Other considerations may include the need for long-term assisted care. Individuals with family support may never have the need for assisted living, but a person without any immediate family to take care of them will need to think about the potential cost of living in a senior care facility. Knowing the rate of spending (withdrawal rate) is essential to retirement planning; the estimated rate of inflation is also a factor. Combing the costs of day-to-day living and healthcare, as well as what type of leisure activities are desired during retirement, are all part of the equation.

Once these questions have been answered, the time comes to decide how to fund lifetime income. There are multiple items that should be measured. What will the Social Security draw-down strategy be? Should investments be placed in a Roth IRA instead of a traditional one? Should a High Deductible Health Plan (HDHP) with a Health Savings Account (HSA) be selected over conventional insurance? What risk tolerance is appropriate and at what age or circumstances should that tolerance be adjusted? These are just a sampling of the important but complicated decisions that must be made. For the average person, making these decisions without the assistance of a financial advisor may be imprudent. Luckily, access to qualified financial advisors is available. But each individual should find an advisor that is right for them.

Before looking for an advisor, check with employers, as corporate financial wellness programs are gaining popularity. Typically, these types of corporate programs are offered at no charge to employees. Other alternatives include both big firms and private advisor groups. Big firms, sometimes referred to as recordkeeping companies, may have a menu of proprietary products to offer. While those products can be very attractive, those proprietary products are owned by the entity recommending them. Thus, there is a potential for a conflict of interest. Smaller or private advisor groups generally don’t own any of the products they suggest, helping to alleviate concerns of conflict. To make advisor selection easier as well as to protect consumers, the Department of Labor has created a new Fiduciary Rule, which goes into effect in April 2017. The new rule includes categorizing financial professionals that work with retirement planning to the level of a fiduciary. Fiduciaries are legally and ethically bound to put the best interest of their clients first, disclose potential conflicts of interest, and provide transparency with regard to fees and commissions.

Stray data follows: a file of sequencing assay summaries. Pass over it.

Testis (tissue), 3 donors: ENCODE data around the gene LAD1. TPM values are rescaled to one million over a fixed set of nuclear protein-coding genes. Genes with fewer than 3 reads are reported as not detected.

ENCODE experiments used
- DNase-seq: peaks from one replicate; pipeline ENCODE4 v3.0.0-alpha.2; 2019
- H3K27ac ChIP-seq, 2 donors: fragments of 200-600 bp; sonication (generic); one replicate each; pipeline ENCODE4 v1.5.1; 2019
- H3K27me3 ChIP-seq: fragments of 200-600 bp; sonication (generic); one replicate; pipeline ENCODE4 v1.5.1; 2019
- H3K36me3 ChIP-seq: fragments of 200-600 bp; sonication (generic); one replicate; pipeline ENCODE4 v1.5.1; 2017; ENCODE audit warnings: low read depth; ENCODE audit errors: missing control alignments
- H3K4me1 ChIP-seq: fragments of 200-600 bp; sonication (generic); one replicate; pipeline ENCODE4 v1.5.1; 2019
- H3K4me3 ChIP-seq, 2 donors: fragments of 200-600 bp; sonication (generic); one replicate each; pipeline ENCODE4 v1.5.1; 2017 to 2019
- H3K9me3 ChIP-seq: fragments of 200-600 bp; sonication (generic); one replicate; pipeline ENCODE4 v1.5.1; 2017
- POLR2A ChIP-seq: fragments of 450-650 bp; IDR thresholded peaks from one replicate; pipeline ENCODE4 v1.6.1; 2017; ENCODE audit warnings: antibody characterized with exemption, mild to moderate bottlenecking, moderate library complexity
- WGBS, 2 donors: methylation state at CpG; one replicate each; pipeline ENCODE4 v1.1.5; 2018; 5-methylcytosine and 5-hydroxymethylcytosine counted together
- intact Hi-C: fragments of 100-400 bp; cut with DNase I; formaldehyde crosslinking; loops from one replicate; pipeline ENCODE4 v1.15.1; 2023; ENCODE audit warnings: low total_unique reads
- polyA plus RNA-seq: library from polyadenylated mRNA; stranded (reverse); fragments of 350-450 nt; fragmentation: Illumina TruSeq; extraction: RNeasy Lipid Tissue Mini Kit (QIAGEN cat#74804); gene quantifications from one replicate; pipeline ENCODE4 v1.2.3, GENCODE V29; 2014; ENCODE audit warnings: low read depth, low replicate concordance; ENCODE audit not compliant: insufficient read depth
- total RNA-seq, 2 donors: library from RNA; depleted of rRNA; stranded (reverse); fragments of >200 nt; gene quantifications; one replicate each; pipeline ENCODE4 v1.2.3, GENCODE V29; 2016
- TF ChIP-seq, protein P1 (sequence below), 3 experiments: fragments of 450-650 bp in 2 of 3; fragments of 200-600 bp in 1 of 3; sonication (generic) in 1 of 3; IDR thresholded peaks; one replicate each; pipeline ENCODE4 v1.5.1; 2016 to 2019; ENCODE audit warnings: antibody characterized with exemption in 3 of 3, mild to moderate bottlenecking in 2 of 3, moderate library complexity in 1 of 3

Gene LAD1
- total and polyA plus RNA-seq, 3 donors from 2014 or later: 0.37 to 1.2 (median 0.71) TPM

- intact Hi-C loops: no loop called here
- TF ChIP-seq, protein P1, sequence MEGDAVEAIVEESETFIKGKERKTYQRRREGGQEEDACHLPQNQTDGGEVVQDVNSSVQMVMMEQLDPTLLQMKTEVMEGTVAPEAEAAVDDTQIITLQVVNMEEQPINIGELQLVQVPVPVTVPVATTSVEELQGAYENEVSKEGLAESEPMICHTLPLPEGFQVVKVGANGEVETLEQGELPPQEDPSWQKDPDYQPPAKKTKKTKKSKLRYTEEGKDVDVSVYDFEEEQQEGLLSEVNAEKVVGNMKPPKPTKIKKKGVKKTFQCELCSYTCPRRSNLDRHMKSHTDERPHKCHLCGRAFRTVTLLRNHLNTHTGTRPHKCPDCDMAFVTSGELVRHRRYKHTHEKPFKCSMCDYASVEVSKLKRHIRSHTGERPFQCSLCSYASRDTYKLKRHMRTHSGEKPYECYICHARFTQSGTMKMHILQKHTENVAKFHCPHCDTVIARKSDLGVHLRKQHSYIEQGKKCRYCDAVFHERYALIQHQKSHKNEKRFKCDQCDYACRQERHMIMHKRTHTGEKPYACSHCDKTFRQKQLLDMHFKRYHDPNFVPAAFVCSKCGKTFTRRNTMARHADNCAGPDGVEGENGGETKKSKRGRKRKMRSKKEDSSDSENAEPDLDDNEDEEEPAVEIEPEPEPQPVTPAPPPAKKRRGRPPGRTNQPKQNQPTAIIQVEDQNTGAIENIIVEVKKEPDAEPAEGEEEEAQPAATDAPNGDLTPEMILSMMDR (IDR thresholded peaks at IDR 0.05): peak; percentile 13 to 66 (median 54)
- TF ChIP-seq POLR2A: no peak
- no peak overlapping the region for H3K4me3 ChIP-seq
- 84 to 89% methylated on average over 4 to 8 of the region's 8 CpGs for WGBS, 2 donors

Unless someone is a financial professional or natural born fiscal savant, planning and managing to seek lifetime income can be very complex and overwhelming. While lifetime income may not be something most people think about every day, the day may come that they wish they had. Therefore, be proactive by taking advantage of all the great professional options that are available. Taking the time now to understand and prepare for the goal of lifetime income will help when it is time to retire.

The opinions voiced in this material are for general information only and are not intended to provide specific advice or recommendations for any individual.

Securities offered through LPL Financial, Member FINRA/SIPC. Investments advice offered through Global Retirement Partners (GRP), a registered investment advisor. GRP, StoneStreet Advisor Group and LPL Financial are separate non-affiliated entities.